Monday 10th March 2008: Visit to Chateau Sigalas Rabaud, first growth in Sauternes to taste the newly made 2007 vintage. Sixth generation Laure Compeyrot received us at the property in the cold spring rain and wind. It was much cosier in the barrel cellar amongst the barriques of 2007 where Laure using a pipette drew out from a range of different barrels (represented different ‘lots’ from different day’s pickings) and we tasted their light golden coloured ‘nectar’. Noticed an incredible difference between the lots in terms of colour, flavours (from honey and butterscotch to honeysuckle and linden flowers, to fruit flavours of citrus , pear, peach and apricot) and varying levels of sweetness. They look for a sugar level of 21 degrees sugar in each lot when it goes in to the barrel at the beginning of the fermentation. This small first growth property (classified in 1855) of only 14 hectares is located on the hillsides of Haut-Bommes. Just behind it, the most famous imposing Chateau d’Yqeum can be seen. As always the terroir of the property (its soil, aspect, location) is key in determining its quality. Laure explained how her one of her ancestors ( not so passionate about wine) had divided up the original property ‘Rabaud’, selling the beautiful Victor Louis chateau with the less good north facing slopes keeping the ‘jewel’ parcel of the best vineyards (south facing and with the ideal gravel and clay soil) in the second half around the farmhouse. This is where Laure’s family and for the past two years, Laure herself make the fabulous sweet wine of Sigalas Rabaud.Having ripe grapes at harvest is very important when making sweet wine. The south-facing vineyards not only benefit from more of the sun’s rays but the vineyards ripen more evenly too. The gravel stones heat up during the day keeping the ripening process going through the night and the clay provides a little water (not too much) when the vine needs it. Laure explained that the property’s proximity to the River Ciron means that fog is a daily certitude every morning in the autumn. Coming from the warm area of the Landes, fog is apparently produced when it hits the cooler waters of the Gironde. This is key in encouraging the development of the noble rot Botrytis cinera on the skins of the ripe grapes which develops each year without fail in this ideal climate. Also the fact that the property’s vineyards are grown on slopes on an elevated piece of land means that there is always a wind to aerate and dry the grapes avoiding the development of the ‘wrong’ rot according to Laure.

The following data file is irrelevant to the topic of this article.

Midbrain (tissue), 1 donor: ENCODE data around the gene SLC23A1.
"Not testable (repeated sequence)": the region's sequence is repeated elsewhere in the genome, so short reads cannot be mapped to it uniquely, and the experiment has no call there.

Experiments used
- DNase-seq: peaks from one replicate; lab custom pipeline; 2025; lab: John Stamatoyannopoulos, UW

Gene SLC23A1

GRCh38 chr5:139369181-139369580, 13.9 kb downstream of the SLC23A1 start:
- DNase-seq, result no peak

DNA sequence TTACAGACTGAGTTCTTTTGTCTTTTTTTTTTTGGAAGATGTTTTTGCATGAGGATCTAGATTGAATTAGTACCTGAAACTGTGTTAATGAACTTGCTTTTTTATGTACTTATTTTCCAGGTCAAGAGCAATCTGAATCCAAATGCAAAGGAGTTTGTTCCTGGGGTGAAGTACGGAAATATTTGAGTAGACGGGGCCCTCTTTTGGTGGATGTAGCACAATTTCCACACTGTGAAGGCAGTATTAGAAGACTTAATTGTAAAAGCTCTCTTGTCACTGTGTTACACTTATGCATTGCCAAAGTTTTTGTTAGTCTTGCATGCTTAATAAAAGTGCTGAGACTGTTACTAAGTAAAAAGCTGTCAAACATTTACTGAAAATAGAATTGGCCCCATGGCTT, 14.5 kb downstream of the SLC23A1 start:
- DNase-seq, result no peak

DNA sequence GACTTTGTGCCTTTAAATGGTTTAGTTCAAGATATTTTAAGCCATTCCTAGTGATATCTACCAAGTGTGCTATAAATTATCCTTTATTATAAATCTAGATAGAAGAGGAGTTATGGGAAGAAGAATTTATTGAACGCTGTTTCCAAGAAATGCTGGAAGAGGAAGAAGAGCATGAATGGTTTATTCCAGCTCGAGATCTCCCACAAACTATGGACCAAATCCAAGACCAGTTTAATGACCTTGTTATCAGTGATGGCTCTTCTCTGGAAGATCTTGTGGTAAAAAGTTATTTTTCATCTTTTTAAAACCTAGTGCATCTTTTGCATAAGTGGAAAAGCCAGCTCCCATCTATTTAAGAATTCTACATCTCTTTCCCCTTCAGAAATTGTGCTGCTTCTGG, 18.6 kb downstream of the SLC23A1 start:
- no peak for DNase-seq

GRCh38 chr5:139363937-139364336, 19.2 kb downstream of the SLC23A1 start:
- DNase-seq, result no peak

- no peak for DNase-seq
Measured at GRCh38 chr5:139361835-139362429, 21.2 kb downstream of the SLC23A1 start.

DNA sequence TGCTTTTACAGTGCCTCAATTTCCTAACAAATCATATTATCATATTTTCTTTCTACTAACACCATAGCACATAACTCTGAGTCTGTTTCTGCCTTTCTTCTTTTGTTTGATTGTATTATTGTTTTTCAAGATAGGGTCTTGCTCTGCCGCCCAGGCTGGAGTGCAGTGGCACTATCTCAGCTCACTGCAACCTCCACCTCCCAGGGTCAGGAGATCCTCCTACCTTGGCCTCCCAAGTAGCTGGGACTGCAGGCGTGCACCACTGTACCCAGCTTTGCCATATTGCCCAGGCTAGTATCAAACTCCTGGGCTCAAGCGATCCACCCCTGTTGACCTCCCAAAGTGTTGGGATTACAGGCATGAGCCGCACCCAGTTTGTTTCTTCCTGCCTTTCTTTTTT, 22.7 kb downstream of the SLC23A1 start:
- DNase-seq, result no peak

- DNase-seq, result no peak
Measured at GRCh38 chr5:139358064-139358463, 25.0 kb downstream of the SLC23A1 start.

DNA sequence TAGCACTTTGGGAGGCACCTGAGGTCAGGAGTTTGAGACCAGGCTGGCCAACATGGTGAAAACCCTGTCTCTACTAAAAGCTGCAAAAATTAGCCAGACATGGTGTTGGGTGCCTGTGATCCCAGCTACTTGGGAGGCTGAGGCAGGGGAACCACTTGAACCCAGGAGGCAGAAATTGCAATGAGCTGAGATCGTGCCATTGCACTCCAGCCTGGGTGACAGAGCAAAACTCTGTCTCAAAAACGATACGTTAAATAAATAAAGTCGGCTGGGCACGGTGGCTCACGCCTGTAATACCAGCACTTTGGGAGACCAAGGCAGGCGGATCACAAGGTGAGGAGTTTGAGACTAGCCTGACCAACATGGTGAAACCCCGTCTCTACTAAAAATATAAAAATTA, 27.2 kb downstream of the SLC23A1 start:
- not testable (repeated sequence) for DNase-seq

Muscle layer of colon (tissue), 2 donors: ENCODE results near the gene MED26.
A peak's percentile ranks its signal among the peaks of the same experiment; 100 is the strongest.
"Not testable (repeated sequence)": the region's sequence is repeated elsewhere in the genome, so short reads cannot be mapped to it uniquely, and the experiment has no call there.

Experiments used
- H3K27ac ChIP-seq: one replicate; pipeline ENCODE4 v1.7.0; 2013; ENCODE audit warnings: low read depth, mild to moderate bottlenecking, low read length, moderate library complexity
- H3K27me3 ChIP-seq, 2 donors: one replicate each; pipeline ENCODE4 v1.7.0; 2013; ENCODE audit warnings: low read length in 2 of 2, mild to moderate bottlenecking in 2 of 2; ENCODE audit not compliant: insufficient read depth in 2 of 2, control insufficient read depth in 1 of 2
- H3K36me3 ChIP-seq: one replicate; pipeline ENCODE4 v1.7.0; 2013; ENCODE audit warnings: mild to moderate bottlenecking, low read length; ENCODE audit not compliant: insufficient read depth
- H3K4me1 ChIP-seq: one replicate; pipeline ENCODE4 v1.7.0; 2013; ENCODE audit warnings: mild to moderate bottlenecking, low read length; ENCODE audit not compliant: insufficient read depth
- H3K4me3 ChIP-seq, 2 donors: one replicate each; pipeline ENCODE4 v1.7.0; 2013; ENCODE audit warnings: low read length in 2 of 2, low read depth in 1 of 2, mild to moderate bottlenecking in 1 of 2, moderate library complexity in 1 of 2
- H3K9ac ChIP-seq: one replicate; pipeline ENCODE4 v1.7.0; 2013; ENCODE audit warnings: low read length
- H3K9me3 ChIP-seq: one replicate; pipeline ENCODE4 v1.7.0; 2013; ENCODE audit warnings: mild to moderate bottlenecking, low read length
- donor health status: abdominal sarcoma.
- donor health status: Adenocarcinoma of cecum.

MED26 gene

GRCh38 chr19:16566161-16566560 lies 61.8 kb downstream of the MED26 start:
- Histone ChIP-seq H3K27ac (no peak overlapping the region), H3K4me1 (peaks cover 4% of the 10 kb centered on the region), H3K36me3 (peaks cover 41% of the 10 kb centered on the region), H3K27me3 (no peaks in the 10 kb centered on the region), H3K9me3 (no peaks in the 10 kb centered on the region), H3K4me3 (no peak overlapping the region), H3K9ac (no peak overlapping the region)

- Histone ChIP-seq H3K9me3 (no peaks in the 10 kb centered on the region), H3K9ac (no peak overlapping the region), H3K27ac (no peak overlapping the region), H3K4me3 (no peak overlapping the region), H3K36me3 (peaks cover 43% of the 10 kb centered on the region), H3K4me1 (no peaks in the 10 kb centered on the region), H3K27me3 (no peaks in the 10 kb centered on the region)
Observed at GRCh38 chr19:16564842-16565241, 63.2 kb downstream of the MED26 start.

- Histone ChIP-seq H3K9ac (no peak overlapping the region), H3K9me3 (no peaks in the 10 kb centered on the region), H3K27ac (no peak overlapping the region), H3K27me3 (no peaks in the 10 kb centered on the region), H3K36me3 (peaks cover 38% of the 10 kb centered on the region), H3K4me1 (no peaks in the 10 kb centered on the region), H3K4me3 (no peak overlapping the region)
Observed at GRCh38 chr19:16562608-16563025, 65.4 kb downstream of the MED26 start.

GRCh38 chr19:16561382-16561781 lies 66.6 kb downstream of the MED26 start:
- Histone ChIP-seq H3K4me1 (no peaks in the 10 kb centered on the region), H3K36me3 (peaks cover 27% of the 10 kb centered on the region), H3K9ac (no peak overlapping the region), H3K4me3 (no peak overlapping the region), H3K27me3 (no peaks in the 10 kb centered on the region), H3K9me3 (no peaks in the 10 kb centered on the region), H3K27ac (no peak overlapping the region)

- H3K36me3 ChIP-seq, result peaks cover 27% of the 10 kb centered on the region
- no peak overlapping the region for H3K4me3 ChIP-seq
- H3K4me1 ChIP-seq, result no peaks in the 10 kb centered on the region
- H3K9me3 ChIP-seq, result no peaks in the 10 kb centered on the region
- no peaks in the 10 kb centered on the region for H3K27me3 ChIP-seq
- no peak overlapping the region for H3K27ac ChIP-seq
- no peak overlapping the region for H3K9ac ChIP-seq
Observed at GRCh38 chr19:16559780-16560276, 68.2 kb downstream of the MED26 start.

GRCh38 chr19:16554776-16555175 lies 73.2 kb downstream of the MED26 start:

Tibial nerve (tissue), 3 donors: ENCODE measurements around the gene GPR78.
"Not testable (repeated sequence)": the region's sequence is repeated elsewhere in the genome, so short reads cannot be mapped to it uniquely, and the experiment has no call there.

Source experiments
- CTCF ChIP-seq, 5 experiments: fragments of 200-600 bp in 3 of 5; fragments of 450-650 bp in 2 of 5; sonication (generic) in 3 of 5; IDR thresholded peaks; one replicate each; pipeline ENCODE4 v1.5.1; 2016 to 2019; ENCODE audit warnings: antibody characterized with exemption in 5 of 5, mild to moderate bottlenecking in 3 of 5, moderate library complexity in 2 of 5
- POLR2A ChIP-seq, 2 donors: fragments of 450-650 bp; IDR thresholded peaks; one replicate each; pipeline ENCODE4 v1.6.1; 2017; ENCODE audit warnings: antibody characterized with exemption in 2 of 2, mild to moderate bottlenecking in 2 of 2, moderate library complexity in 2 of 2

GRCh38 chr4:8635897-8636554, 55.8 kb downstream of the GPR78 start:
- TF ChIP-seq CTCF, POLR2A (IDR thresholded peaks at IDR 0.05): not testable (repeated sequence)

Noble rot grows on the thick skins of the Semillon (85% of the vineyard) and the thinner Sauvignon grapes (15%). Sauvignon is always a little more difficult as the bunches are much tighter and so there is less chance for air to circulate and the ‘wrong’ type of rot can develop. This fungus punctures the skins of the grapes and feeds off the water concentrating the sugar and causing the grapes to shrivel. Not only is it a super-concentrator of sugar but it also imparts a honeyed twist to the citric and exotic fruit flavours in the grapes.The grapes are harvested grape by grape according to the development of the noble rot. The selection by the pickers in the vineyard is paramount in producing quality sweet wine. Only grapes that are shrivelled, and with white hair from the fungus (‘Ratatine, poilu blanc’) is what the pickers are told to look for and select even if it means cutting the grape in half using finely pointed secateurs! Each year the noble rot develops in different areas of the vineyard first. There is no pattern according to Laure. This year the harvest took over six weeks to be completed between 14th September and 9th November. Incredibly labour intensive.

The day’s pickings are pressed back in the cellars firstly be a vertical and then by horizontal press. The juice is then placed in a stainless steel vat and left to settle (‘debourbage’) overnight at the cool night’s ambient temperature. The juice is then pumped out leaving behind bits of skin etc into another vat, heated to about 25C and the fermentation process begins. Once it is well underway the juice is pumped into barriques. After three or so weeks the level of sugar is around 14% the fermentation slows down as the yeasts struggle and begin to die off. Leaving the wine on the lees gives further richness and roundness to the wine through a process called ‘autolysis’. Sulphur dioxide is added to ensure that fermentation is stopped properly and refermentation is avoided. One third of new oak barrels is used each year.

In February the important process of assemblage takes place where the different lots picked over the six or so weeks are tasted and selected (or not) to make up the final wine. Then the wine is shown to the wine trade in the ‘en primeur tastings’ of the world; tasted and critiqued! Sweet white wines are some of the best made in 2007 with this region beneftting best from the very sunny Autumn. Good luck Laure and the delicious 2007 Sigalas Rabaud.